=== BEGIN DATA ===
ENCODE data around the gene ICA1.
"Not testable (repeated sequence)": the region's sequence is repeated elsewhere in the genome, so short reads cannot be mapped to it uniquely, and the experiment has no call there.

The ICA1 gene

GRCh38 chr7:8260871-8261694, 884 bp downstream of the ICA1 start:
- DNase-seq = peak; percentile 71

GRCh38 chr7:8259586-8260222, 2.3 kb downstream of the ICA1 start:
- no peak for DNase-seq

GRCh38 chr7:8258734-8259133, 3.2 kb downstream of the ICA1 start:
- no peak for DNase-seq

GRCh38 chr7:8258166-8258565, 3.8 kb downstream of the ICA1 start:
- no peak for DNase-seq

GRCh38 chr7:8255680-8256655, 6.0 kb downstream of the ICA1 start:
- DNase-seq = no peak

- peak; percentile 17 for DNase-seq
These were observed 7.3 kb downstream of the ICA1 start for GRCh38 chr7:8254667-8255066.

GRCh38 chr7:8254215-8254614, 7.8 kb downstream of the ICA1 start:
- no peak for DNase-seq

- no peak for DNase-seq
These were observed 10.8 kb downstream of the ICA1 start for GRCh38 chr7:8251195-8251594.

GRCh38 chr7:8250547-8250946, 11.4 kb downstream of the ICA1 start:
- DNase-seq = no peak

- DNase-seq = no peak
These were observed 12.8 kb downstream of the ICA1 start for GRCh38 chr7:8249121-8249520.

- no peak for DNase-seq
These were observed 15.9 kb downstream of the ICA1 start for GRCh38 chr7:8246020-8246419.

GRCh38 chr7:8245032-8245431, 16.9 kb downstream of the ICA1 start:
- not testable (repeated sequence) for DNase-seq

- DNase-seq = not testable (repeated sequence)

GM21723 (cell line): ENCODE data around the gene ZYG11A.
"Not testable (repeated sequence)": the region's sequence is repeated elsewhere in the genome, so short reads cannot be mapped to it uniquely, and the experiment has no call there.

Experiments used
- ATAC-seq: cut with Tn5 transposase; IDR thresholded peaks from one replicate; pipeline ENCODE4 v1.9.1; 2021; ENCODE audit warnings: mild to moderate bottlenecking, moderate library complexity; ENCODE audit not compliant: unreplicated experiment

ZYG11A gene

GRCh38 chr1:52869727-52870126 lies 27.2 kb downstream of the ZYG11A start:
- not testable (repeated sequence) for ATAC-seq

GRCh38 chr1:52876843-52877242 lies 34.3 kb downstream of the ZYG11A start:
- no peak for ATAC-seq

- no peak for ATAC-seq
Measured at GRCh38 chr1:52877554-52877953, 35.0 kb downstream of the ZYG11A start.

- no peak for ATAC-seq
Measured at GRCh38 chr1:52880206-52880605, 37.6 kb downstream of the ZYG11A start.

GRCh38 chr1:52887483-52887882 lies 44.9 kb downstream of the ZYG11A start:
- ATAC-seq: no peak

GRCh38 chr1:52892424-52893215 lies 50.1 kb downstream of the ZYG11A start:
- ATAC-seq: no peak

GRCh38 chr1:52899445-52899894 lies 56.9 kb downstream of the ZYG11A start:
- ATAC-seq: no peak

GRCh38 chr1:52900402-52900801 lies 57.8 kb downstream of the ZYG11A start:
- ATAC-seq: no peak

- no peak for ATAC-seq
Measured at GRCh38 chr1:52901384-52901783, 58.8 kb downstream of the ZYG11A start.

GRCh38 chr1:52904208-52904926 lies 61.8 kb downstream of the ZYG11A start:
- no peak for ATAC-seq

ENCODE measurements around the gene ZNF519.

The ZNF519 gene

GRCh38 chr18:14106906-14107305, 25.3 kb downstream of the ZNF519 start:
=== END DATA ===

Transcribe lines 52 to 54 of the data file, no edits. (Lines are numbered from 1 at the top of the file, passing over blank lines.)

GRCh38 chr1:52904208-52904926 lies 61.8 kb downstream of the ZYG11A start:
- no peak for ATAC-seq

ENCODE measurements around the gene ZNF519.